New England Trails With Western Snow.

Solitude management loves seniors as reflected in ticket prices and lodge access.

I love skiing Solitude Mountain Resort for its wide range of trails for all levels and ages of skiers ranging from wide-open trails to steep, narrow trails that remind me of skiing Stowe, Mad River Glen, and Sugarbush. All the parking is right out front of the Moonbeam Lodge or Solitude Village.

Management loves senior skiers, and it starts with when you arrive. Mid-week senior lift tickets are $75 and much cheaper if you buy on-line.

Solitude opened in 1957 and is roughly 30 miles up Big Cottonwood Canyon from the heart of Salt Lake City. Like many ski areas, it has had its share of ownership changes. Deer Valley bought it in 2014 and in 2017, Deer Valley and Solitude were acquired by Alterra Mountain Company. Alterra owns 14 resorts including Aspen/Snowmass, Mammoth, Tremblant, Snowshoe, Steamboat, Stratton, and Squaw Valley.

Nice blue groomers as well as steep glades. Credit: Solitude

Mother Nature dumps 500 inches of snow on its 79 named runs on 1,200 skiable acres. The top is 10,488 feet and the base is 7,994 which give one 2,494 vertical feet accessible by 10 lifts. It is easy to find your way around the mountain, and you never have to climb or walk between lifts. Forty percent of the terrain is intermediate and 50 percent is rated for experts. There are two base areas—Solitude Village and Moonbeam—and, if you are a day skier, park at Moonbeam so you can walk up about twenty-five easy steps or take an elevator in the lodge.

From the Moonbeam lift, you can yo-yo off on beginner and intermediate trails or ski to Eagle Express. It opens up glades that take you to the Powderhorn lift. Or, you can ski Inspiration, Rumble, Grumble, Stumble, Serenity, and Challenger and enjoy the steep rolling contours that both challenge and keep you smiling all the way down. I’ve skied all of them in knee-deep powder and frozen granular. No matter the conditions, after each run down you want to hurry up for more.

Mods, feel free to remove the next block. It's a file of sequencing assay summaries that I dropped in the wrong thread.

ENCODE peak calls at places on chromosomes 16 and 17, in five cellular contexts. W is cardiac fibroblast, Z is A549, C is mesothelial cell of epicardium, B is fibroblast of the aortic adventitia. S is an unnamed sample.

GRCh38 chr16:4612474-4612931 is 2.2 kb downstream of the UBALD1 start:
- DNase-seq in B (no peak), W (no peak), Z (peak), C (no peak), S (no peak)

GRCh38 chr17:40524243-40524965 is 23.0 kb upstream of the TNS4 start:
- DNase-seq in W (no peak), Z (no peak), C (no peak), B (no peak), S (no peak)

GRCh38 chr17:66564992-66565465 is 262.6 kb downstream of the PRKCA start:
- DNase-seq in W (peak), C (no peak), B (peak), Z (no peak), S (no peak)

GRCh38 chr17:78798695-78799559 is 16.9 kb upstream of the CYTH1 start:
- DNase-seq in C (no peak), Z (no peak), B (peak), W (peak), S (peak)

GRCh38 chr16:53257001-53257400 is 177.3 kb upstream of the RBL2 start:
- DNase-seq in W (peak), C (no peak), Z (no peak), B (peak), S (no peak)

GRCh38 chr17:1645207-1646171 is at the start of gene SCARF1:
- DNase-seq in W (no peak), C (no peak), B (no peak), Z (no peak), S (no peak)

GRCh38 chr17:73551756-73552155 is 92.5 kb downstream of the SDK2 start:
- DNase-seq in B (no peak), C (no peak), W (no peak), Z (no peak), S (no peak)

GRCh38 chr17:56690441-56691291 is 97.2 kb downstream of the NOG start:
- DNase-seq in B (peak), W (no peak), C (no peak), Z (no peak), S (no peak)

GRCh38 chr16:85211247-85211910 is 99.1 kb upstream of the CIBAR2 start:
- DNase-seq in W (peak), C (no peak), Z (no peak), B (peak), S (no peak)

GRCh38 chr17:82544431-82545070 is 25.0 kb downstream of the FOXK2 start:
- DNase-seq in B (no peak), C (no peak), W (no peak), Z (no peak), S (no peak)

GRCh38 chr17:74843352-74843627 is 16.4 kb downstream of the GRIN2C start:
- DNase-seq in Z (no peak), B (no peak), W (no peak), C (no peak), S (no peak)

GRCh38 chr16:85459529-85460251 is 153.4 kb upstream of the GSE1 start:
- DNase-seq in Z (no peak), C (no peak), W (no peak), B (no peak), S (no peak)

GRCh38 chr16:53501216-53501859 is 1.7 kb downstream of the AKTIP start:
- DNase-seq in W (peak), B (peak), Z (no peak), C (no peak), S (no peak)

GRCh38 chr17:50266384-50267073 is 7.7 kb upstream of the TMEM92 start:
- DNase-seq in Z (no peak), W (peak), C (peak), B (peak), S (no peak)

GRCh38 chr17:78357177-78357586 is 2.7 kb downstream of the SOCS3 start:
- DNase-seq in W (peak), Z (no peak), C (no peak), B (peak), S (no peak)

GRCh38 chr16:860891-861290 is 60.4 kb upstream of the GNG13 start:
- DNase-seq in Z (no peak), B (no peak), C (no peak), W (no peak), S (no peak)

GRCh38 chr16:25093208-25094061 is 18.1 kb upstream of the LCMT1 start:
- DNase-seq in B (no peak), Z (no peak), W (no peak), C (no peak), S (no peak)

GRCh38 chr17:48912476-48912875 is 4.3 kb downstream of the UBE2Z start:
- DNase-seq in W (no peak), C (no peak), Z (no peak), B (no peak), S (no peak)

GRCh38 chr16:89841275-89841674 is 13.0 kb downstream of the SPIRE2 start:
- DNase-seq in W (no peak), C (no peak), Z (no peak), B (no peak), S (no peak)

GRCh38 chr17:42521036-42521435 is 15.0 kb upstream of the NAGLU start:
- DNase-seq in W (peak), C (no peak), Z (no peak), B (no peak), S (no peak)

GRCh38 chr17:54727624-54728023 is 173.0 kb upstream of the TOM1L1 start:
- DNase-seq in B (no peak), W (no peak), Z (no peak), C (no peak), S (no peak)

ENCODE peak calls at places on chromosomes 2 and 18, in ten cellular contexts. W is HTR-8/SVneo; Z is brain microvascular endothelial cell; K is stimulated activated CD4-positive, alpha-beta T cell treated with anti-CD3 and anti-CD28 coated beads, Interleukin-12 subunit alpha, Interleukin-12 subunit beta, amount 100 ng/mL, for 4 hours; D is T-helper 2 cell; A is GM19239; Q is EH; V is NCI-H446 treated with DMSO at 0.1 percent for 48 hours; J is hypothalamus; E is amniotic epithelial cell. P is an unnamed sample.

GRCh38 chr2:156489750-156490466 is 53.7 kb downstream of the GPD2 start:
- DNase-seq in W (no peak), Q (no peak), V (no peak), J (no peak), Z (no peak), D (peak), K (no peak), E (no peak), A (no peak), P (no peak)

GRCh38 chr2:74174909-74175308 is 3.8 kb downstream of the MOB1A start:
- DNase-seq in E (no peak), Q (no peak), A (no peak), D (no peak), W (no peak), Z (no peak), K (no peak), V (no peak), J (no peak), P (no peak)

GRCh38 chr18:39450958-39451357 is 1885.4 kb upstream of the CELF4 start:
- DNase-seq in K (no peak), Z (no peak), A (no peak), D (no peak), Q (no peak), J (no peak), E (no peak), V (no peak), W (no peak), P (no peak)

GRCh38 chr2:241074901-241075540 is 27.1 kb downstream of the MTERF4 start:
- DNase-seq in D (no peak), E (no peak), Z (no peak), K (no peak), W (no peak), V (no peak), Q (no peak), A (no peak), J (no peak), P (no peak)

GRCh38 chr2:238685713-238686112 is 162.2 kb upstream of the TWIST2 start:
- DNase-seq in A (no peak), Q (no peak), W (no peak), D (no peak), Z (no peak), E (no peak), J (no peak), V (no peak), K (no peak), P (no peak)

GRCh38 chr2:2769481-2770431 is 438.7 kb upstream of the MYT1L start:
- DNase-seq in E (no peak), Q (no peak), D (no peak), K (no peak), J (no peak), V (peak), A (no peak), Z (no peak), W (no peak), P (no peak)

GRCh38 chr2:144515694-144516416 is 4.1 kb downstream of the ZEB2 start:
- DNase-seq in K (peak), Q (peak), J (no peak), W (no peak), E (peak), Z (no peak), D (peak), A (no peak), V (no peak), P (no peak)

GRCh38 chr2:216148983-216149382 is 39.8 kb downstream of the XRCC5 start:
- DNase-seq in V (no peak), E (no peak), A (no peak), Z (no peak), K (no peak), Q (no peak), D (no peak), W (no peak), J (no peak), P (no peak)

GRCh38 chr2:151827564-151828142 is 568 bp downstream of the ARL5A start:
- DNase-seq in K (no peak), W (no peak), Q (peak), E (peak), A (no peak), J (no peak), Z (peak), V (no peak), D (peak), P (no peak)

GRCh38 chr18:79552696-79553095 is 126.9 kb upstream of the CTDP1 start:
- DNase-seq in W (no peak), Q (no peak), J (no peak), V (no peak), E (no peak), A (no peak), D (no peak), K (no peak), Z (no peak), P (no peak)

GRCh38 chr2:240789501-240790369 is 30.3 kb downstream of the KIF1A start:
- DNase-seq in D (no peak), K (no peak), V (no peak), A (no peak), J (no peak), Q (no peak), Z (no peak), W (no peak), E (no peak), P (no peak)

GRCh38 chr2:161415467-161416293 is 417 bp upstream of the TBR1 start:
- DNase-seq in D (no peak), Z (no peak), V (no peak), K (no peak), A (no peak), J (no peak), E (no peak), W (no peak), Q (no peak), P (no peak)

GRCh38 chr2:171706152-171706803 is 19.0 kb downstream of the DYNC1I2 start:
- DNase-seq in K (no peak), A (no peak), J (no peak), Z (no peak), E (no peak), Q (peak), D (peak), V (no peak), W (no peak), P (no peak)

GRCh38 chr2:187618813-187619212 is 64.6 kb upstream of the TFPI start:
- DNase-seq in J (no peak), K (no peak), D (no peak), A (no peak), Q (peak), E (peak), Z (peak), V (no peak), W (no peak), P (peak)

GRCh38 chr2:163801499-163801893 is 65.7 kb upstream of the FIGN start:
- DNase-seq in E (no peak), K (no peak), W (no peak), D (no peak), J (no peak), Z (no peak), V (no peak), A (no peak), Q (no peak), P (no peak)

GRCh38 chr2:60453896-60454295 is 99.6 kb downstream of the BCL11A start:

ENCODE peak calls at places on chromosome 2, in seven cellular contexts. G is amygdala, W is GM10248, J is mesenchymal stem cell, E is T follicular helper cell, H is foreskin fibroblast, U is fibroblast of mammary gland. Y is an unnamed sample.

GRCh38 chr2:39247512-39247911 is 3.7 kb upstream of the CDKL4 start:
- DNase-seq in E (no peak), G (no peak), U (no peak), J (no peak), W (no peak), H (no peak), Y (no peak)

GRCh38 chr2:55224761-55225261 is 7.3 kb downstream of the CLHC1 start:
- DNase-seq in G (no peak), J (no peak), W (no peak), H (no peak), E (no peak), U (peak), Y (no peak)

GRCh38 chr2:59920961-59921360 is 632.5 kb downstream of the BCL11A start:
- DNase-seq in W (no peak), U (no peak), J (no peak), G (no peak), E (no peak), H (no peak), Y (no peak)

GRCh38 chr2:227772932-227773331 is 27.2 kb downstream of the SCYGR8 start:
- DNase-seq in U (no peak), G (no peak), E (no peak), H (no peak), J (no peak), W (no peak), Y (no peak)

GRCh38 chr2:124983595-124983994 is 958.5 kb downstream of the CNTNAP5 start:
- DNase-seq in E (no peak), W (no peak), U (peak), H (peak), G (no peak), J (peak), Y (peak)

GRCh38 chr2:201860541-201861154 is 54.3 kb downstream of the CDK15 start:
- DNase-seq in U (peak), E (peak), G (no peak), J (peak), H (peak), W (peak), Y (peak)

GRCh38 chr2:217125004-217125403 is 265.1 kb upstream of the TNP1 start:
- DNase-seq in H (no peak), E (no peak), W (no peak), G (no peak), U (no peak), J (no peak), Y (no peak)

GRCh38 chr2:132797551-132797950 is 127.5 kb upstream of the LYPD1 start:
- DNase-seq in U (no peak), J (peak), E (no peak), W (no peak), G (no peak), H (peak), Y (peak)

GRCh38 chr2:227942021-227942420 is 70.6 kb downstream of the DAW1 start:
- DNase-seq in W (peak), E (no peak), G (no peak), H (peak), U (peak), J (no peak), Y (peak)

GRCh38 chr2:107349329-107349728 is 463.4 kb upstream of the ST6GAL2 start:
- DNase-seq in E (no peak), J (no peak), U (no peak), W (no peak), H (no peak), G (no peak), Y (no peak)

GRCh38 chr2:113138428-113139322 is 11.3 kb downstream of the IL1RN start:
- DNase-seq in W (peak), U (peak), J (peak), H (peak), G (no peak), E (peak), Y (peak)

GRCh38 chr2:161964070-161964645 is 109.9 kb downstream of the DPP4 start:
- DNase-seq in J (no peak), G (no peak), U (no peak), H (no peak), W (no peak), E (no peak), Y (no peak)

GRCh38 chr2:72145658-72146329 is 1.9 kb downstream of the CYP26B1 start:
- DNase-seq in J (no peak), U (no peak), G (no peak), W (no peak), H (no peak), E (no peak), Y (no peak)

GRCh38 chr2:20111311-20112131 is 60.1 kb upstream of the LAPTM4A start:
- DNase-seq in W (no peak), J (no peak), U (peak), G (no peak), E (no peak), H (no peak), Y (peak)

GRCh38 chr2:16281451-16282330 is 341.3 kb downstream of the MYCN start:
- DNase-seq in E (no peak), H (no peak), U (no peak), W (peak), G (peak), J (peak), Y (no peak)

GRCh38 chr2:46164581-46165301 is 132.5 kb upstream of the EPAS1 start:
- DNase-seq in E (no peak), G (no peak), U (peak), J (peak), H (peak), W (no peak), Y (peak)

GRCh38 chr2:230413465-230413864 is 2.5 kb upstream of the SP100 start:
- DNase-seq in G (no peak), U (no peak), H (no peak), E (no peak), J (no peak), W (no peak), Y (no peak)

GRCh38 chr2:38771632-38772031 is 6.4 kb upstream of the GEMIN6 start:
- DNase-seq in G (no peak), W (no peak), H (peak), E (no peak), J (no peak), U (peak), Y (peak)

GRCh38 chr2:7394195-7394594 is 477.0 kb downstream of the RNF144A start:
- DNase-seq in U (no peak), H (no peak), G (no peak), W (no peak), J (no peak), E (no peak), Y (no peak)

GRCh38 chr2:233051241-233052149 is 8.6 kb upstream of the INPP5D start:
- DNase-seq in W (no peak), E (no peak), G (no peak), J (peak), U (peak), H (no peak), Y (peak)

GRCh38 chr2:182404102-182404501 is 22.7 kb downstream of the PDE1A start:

If you like steep slopes through the trees, take Summit Express to the top. It gives you access to the far side of Honeycomb Canyon as well as a long, wonderful combination of intermediate runs called Dynamite and Mine. Or, you can traverse along the ridge and ski Parachute (you may think you need one, but you don’t) and Milk Run (i’ts not).

On the mountain, the Roundhouse has a restaurant and bathrooms on entry level and upstairs. accessed by elevator. No stairs! The same for the Moonbeam base area. The menu at both Roundhouse and Moonbeam is typical ski area fare, reasonably priced (for a ski area) and tasty (trust me, I’m picky). There are restaurants in the small Solitude Village along with condos to rent.

So let me repeat what I said in the beginning, I love Solitude. Every time I ski in the Salt Lake area, I spend at least two or three days there.

Click Here For Solitude Trail Map

Click Here For Solitude Webcam

Author Marc Liebman makes Solitude a regular stop when in Utah. Credit: Solitude


  1. I like SOLITUDE but lift ticket prices for over 80 could be a little more reasonable. We don’t ski like our children and grandchildren from 09:00 to 16:00.

  2. Judith N Mardoquio says:

    Does this Place offer Senior Ski Lessons for A Beginner?

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